This article aims to provide insight into impermanent loss. It references liquidity pools and their risks. If you are unfamiliar with crypto, read our articles on blockchain, crypto, and DeFi before reading this article.
What Is Impermanent Loss?
Impermanent loss occurs when users deposit tokens in a liquidity pool, and the market value of the token changes while it is in the pool. When tokens are deposited, the value of the token is locked at the price it was at the time of the deposit. The greater the price difference between the current token value and the value at deposition, the greater the impermanent loss.
Why Is Impermanent Loss Impermanent?
As prices fluctuate, the prices of deposited tokens might return to their value at deposition. As long as lenders have not removed their liquidity before then, their losses will not be made permanent.
What Is a Liquidity Pool?
Impermanent loss exists because of the way liquidity pools work. In order to explain this phenomenon, we need understand what a liquidity pool is.
In short, a liquidity pool is where lenders can deposit two specific assets as liquidity, allowing DeFi users to easily swap between two tokens. Decentralized Exchanges (DEXs) run by automated market makers (AMMs) hold many such pools. Two examples are Uniswap and PancakeSwap. Using liquidity pools, these DEXs allow users to swap easily between many trading pairs.
How Can You Avoid Impermanent Loss?
Unfortunately, there will be impermanent loss as long as there are price fluctuations. One way to mitigate the extent of impermanent loss is to provide liquidity to a pool of two stablecoins such as a DAI-USDT pool. That being said, it is important to note that there will always be risk involved, and relying on stablecoins is not a fail-safe. Read about the depeg of algorithmic stablecoin, TerraUSD (UST), here.
How Is Impermanent Loss Calculated?
Impermanent loss is the difference between the value of tokens if a user had just held onto them in their wallets, and the value of tokens in the liquidity pool. The fees earned from depositing tokens in the pool should also be considered. For better understanding, below is an example:
You deposit 1 ETH and 500 DAI into a liquidity pool. Assuming the value of both tokens needs to be equal in the pool, ETH is valued at $500, and the value of your deposited assets is $1000 in total. Over time, the value of ETH rises to $1,000. If you had held your tokens, you would have $1,500 worth of tokens. Using Uniswap’s constant product formula, however, your tokens would be worth about $1,414 if you put your tokens into a liquidity pool. Factoring in the fees earned from providing liquidity, if they amount to less than $86, then there would be impermanent loss incurred as you would have had more value HODLing the two tokens than providing liquidity. To HODL refers to “holding on to dear life”, or to hold on to your crypto assets in your wallet without leveraging on them such as placing them in farms, liquidity pools, or staking mechanisms.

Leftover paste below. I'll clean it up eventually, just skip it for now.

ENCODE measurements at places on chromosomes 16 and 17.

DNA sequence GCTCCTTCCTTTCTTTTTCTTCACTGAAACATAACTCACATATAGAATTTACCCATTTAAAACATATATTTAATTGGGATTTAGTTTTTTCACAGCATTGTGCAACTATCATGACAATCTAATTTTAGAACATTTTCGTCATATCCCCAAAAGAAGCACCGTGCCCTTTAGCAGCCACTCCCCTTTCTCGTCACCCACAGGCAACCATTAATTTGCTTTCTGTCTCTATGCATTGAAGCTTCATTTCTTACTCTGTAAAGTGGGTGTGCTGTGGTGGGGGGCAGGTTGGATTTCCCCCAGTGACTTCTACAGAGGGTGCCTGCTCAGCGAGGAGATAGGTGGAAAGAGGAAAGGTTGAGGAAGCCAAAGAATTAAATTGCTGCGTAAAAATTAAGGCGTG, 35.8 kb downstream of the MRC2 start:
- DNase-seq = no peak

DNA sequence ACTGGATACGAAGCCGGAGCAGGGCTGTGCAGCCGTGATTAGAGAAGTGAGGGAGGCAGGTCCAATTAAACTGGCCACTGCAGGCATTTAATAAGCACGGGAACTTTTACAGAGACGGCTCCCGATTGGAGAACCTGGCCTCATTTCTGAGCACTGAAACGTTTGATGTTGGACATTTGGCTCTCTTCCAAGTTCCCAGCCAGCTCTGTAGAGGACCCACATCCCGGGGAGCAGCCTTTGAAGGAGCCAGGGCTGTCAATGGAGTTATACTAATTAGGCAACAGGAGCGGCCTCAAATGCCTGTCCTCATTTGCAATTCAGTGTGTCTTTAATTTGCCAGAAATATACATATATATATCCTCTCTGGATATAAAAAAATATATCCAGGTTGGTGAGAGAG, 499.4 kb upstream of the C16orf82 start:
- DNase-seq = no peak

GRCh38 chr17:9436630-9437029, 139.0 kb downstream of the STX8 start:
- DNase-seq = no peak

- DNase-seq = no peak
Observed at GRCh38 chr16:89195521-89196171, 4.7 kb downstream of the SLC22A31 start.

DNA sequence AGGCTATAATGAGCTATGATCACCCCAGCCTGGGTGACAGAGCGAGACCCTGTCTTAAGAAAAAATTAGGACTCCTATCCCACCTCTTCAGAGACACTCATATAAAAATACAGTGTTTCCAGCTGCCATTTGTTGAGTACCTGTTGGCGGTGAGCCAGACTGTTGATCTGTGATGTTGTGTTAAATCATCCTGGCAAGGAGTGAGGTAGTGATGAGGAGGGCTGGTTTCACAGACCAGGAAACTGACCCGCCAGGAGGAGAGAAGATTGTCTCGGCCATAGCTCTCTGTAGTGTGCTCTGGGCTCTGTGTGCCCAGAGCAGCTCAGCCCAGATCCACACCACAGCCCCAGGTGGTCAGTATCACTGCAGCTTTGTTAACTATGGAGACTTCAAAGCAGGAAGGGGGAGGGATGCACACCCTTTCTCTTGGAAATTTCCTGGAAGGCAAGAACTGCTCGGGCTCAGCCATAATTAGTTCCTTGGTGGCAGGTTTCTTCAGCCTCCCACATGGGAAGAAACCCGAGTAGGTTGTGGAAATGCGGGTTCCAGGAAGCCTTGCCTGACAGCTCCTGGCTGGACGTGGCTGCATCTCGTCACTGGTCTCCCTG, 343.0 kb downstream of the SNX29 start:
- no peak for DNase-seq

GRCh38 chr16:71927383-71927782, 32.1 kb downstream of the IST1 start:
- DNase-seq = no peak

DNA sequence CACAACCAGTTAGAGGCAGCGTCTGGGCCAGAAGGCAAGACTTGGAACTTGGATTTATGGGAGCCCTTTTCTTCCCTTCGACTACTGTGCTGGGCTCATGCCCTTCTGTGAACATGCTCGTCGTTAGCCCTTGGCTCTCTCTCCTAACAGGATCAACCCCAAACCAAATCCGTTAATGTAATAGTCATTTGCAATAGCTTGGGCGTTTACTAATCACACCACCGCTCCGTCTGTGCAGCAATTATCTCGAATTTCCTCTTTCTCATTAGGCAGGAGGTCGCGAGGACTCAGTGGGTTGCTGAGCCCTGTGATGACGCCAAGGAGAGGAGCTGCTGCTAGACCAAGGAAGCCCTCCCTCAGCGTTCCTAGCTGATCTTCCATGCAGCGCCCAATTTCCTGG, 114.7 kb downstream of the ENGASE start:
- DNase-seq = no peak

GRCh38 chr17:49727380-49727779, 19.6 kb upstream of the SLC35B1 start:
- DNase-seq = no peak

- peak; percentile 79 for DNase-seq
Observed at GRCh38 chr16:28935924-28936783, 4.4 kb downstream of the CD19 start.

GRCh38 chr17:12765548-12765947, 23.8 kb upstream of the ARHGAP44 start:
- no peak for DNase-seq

Alternatively, a detailed DeFi portfolio tracker and analytics app such as Harvest by Treehouse shows impermanent loss incurred in users’ portfolios. As seen below, Harvest provides a detailed breakdown of historical profit and loss (P&L) and impermanent loss. This helps you keep track of your holdings so you can make the most of your DeFi assets.
Other Risks of Providing Liquidity
Another significant risk is smart contract risk that is present whenever users interact with any smart contract. This is the risk that bugs or loopholes in the smart contract could be exploited by hackers who could drain its funds or otherwise ruin the project’s economy. While smart contract risk is always present, it can be minimized by doing thorough research, or DYOR (do your own research), on any project before putting any funds in it. For instance, projects that have been audited, and with promising audit reports can be seen as more reliable.
Is Impermanent Loss a Big Deal?
Ultimately, impermanent loss is, well, impermanent. As prices of tokens fluctuate, users are also earning rewards and fees from depositing tokens in the liquidity pool, which can make it difficult to calculate their P&L. Many protocols also allow users to stake liquidity provider (LP) tokens, adding layers of rewards and further complicating the P&L calculation.
New to DeFi? If you found this useful, check out our other Learn DeFi articles to dive deeper into the wonderful world of DeFi! Alternatively, browse our Insights section to read more in-depth analyses on the DeFi space. You can also try out our flagship product, Harvest, to get a comprehensive analysis of your DeFi assets. Lastly, subscribe to newsletter updates in the box below!